The British Ambassador in Norway, Ms. Jane Owen, will also be in attendance to open the festivities.

A number of Norwegian celebrities will also be in attendance. These will be presented for the press nearer the time of the event.

A film screening out of the ordinary
The opening on May 22nd will be a closed and exclusive event for 292 invited guests. The film will be shown with a newly restored version, specially imported from the UK. For the occasion, the cinema will be transformed into a Bond world, including a Bond style casino where players can win a trip to an exotic destination worthy of 007 himself. There will also be a display of an Aston Martin, after party with DJ, serving of vodka martini "Shaken, not stirred", and more.

Public screening on May 23th
Due to popular demand, James Bond-magasinet in cooperation with Oslo Kino, has organised a public screening on May 23. Norman Wanstall and Margaret Nolan will also attend this screening. For more information about this screening, go to
For more information, tickets to the after-party, interviews, please contact Morten Steingrimsen on / (+47) 938 19 910 or Anders Frejdh on (+46) 709 191 007.

Editor's note:
For more James Bond events presented on From Sweden with Love, click here.

For more about Sir Ken Adam on From Sweden with Love, click here.

Photo above:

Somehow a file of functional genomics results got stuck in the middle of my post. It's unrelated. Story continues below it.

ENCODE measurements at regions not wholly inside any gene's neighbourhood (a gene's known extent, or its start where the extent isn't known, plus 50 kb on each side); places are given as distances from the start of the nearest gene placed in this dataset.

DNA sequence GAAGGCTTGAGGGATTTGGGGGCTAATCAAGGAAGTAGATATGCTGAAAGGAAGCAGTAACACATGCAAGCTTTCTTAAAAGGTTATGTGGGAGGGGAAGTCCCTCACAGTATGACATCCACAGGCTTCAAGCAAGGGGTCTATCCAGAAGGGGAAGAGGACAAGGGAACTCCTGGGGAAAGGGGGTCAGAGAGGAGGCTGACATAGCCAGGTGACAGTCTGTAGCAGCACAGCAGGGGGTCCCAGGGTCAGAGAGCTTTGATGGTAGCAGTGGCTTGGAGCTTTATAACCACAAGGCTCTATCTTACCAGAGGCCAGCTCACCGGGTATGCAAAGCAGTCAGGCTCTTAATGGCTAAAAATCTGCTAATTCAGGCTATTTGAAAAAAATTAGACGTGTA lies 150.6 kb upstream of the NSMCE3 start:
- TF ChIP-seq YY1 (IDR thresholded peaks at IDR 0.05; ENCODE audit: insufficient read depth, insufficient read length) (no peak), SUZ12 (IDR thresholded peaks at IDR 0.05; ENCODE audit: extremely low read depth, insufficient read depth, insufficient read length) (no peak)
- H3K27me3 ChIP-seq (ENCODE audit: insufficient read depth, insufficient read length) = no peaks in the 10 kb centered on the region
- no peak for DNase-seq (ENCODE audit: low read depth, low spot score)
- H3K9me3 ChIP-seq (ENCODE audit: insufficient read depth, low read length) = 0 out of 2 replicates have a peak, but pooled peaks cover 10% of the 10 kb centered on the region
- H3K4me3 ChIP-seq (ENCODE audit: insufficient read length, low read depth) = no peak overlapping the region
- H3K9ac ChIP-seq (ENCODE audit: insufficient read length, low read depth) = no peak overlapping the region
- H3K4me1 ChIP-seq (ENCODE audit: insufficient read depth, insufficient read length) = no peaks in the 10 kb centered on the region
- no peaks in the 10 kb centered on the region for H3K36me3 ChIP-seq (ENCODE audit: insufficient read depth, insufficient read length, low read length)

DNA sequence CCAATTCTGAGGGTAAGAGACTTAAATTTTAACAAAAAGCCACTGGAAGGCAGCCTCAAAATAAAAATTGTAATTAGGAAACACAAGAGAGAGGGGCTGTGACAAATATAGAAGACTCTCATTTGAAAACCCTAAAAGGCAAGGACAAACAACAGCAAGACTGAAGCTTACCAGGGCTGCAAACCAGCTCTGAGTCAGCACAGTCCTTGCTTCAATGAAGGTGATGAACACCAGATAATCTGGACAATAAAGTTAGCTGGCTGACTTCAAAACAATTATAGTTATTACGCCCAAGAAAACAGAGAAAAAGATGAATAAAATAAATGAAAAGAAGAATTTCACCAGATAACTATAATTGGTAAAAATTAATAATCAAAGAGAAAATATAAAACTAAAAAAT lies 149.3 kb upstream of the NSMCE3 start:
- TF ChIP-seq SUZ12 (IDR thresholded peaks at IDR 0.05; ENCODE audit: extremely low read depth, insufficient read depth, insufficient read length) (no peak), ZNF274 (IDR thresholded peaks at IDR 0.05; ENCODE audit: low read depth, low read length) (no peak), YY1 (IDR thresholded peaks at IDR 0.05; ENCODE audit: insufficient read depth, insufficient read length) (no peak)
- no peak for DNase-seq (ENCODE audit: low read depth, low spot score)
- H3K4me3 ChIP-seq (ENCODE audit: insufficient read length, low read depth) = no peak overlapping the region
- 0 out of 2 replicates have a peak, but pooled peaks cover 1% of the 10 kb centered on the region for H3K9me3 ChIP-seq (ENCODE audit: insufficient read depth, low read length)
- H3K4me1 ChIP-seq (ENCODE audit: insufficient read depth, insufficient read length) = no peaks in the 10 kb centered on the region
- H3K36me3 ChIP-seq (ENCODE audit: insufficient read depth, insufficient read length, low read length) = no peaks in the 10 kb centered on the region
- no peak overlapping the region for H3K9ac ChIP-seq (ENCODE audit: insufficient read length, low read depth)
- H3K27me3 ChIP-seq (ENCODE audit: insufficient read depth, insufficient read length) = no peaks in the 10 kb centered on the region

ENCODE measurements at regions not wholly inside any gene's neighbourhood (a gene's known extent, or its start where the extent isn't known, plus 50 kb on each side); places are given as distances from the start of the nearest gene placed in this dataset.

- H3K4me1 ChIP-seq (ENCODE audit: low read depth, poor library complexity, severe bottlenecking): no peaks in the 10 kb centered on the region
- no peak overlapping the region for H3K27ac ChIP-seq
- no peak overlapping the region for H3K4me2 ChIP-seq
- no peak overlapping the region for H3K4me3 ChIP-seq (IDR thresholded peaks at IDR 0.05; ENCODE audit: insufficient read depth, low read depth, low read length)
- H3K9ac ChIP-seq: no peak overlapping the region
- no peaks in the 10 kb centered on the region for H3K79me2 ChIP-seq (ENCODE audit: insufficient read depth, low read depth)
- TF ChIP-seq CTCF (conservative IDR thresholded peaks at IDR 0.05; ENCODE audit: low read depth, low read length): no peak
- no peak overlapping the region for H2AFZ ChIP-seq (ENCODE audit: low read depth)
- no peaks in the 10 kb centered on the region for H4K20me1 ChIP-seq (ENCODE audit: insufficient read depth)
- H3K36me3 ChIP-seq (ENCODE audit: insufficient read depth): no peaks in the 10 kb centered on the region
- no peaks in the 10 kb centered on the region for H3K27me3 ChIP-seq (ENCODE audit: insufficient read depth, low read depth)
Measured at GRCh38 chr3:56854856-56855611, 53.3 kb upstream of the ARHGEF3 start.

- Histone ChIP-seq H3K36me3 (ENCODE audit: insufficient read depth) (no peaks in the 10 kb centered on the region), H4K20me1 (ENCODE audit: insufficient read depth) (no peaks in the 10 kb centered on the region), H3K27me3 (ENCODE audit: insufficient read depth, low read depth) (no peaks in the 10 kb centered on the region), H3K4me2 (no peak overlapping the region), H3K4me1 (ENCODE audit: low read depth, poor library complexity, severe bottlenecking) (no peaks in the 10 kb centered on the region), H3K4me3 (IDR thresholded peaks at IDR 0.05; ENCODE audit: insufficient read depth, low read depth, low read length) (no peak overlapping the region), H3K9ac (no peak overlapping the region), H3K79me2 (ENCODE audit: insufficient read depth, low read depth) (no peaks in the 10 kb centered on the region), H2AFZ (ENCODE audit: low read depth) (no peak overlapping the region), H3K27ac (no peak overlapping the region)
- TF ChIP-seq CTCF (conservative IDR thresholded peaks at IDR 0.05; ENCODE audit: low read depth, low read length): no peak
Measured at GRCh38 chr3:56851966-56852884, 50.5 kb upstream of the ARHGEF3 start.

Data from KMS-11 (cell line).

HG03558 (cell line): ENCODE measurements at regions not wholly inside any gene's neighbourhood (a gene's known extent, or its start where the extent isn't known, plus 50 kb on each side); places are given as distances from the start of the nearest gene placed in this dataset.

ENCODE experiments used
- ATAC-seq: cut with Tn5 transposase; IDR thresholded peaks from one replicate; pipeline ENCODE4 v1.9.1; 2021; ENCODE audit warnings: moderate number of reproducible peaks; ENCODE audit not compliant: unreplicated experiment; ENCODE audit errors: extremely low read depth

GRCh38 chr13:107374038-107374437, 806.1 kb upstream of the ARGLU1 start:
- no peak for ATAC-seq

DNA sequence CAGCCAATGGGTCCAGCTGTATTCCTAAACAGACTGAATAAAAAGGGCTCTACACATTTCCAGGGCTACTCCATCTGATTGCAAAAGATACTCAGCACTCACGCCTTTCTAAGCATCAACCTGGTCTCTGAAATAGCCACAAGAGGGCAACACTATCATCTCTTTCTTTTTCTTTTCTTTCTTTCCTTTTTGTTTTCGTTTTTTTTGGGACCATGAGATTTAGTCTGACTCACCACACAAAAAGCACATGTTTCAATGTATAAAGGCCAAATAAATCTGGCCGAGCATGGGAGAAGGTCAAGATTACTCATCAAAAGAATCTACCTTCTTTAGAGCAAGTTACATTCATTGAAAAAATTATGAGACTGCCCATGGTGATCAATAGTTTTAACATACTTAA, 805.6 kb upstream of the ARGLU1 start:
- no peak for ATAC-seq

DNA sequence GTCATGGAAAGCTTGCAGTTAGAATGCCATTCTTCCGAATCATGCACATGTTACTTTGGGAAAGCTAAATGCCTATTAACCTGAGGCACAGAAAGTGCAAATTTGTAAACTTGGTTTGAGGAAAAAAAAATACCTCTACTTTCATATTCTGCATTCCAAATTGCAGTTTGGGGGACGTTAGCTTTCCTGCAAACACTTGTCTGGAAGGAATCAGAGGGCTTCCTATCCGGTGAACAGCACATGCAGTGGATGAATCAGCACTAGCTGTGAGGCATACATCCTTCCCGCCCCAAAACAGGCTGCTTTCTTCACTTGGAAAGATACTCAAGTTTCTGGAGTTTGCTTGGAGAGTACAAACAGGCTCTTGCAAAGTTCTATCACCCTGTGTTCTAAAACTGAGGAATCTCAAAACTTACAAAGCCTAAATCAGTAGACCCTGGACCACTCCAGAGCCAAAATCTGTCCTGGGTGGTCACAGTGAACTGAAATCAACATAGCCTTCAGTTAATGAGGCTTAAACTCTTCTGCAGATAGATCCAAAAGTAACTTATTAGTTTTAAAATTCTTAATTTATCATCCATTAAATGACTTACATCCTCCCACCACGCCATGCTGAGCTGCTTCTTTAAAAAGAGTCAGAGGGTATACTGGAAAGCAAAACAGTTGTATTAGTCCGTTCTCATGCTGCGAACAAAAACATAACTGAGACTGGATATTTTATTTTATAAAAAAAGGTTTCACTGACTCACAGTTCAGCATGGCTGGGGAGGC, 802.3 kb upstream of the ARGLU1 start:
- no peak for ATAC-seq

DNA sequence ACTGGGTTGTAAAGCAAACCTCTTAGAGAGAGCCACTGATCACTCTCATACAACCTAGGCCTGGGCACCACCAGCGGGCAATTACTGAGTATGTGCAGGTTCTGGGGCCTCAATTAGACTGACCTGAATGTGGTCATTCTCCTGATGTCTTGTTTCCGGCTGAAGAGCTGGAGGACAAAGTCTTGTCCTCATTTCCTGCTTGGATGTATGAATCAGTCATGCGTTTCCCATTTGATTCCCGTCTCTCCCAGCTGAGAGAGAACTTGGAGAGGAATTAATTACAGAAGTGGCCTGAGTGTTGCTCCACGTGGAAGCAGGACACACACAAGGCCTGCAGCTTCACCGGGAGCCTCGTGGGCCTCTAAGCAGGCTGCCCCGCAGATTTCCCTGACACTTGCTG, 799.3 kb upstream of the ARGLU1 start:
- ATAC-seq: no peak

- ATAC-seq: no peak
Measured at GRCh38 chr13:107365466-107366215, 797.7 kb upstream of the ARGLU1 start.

One of the most famous film scenes of all time, Shirley Eaton (as Jill Masterson) painted in gold. © 1964 Danjaq S.A. And United Artists Corporation. All rights reserved.

Order tickets for the public screening of Goldfinger in Oslo via the link below:




Matthew Sweet presents A Profile of Ken Adam: The Spectre of Modernism on BBC Radio 3 at 7.15 GMT.

Duration: 45 minutes
First broadcast: Sunday, December 1, 2013
Producer: Allegra McIlroy

If you think of a megalomaniac villain's lair, it's almost certain your imagination will be fuelled by the creations of Sir Ken Adam.

Matthew Sweet meets the game-changing film designer. Most famous for designing Bond films and Dr. Strangelove, the ambition of Ken Adam's vision is unrivalled. He created Dr. No's underwater hideout, Goldfinger's Rumpus Room and Blofeld's volcano lair, and a Cabinet War Room for Dr Strangelove so persuasive and convincing that - the apocryphal story goes - when Ronald Reagan entered the White House he asked to see it.

Matthew hears Ken Adam's story from the man himself. It's an extraordinary one: as a boy in Berlin he witnessed the smoking ruins of the Reichstag on his way to school; as a young man he was one of only two Germans to fly a fighter jet for the RAF over his own homeland. And Matthew explores how much Ken Adam - born Klaus Hugo Adam 92 years ago - shaped our sense of what a glamorous urban environment should look like.

Matthew Sweet explores how Ken Adam's playful take on modernism has influenced not just film but also the real world, feeding the imagination of a generation of architects and changing our built environment.

Matthew hears from modernist architect Norman Foster, Director of the National Theatre Nicholas Hytner (who worked with Ken on The Madness of King George), longtime friend the cultural historian Christopher Frayling, Julia Peyton Jones, Co-Director of the Serpentine Gallery, and design writer Jonathan Glancey.

Editor's note:
For more about Sir Ken Adam on From Sweden with Love, click here.

For other 'Bond on radio' posts featured on From Sweden with Love, click here.

Photo above:
Sir Ken Adam in his workroom. © 2013 The BBC. All rights reserved.

Go to the official BBC Radio 3 website if you want to listen to this special feature:



4 APRIL 2011

BAFTA (British Academy of Film and Television Arts) will pay tribute to legendary production designer Sir Ken Adam at a special event in London.